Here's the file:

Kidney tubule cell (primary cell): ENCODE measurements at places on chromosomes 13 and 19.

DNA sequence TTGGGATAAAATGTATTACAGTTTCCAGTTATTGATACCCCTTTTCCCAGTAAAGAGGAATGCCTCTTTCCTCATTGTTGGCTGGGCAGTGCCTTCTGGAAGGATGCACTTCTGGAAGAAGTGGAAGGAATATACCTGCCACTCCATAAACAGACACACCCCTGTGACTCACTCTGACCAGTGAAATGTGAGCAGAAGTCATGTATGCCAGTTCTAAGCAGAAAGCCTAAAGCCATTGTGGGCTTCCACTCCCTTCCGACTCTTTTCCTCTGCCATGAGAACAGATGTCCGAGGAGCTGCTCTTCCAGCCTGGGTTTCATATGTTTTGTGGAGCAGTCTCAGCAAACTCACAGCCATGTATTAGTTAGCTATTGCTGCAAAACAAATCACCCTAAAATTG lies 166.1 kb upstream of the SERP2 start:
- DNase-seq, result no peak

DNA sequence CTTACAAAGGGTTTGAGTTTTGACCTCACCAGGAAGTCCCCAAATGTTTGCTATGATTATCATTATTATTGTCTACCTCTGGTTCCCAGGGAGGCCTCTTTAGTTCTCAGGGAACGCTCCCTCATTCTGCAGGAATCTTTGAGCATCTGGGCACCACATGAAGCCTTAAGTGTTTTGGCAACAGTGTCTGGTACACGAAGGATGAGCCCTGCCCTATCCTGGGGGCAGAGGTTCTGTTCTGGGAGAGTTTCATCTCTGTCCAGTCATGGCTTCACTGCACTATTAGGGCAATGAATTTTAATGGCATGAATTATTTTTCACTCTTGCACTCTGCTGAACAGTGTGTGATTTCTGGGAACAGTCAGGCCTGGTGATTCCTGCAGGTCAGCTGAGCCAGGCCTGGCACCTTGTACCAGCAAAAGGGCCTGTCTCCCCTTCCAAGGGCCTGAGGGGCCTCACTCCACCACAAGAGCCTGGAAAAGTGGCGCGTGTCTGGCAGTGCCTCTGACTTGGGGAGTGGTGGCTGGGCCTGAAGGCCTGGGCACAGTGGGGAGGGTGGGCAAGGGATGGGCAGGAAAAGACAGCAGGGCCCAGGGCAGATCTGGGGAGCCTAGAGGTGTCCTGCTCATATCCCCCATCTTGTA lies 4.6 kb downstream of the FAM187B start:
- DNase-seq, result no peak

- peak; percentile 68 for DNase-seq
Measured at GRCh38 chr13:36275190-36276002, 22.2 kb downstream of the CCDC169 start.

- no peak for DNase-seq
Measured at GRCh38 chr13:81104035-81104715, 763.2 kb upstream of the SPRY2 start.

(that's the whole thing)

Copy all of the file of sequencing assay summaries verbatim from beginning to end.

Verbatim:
Kidney tubule cell (primary cell): ENCODE measurements at places on chromosomes 13 and 19.

DNA sequence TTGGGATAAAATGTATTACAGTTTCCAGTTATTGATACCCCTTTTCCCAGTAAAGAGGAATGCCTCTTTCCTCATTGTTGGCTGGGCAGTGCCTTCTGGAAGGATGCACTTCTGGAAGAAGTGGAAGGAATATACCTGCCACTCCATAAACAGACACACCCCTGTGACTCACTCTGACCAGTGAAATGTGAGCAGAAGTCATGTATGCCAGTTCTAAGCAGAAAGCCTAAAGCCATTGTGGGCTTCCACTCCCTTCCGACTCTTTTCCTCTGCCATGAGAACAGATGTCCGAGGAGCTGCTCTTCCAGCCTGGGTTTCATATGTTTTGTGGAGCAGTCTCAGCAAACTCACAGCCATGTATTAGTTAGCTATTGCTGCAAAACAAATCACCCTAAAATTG lies 166.1 kb upstream of the SERP2 start:
- DNase-seq, result no peak

DNA sequence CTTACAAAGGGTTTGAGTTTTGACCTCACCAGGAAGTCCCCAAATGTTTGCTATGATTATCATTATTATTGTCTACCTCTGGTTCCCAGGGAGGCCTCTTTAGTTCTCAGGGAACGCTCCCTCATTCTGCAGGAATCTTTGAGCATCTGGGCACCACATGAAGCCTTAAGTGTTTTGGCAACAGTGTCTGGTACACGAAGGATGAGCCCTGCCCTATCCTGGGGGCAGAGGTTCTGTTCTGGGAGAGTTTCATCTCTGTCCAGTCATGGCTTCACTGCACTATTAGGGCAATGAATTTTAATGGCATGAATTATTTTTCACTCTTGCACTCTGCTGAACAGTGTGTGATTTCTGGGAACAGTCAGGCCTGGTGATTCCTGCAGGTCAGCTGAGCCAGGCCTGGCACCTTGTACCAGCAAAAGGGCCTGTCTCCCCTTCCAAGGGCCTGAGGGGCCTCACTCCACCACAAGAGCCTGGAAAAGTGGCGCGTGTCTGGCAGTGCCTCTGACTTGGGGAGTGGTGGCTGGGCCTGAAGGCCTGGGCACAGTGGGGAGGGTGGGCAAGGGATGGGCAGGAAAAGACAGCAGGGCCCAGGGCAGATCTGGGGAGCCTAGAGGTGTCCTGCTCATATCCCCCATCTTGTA lies 4.6 kb downstream of the FAM187B start:
- DNase-seq, result no peak

- peak; percentile 68 for DNase-seq
Measured at GRCh38 chr13:36275190-36276002, 22.2 kb downstream of the CCDC169 start.

- no peak for DNase-seq
Measured at GRCh38 chr13:81104035-81104715, 763.2 kb upstream of the SPRY2 start.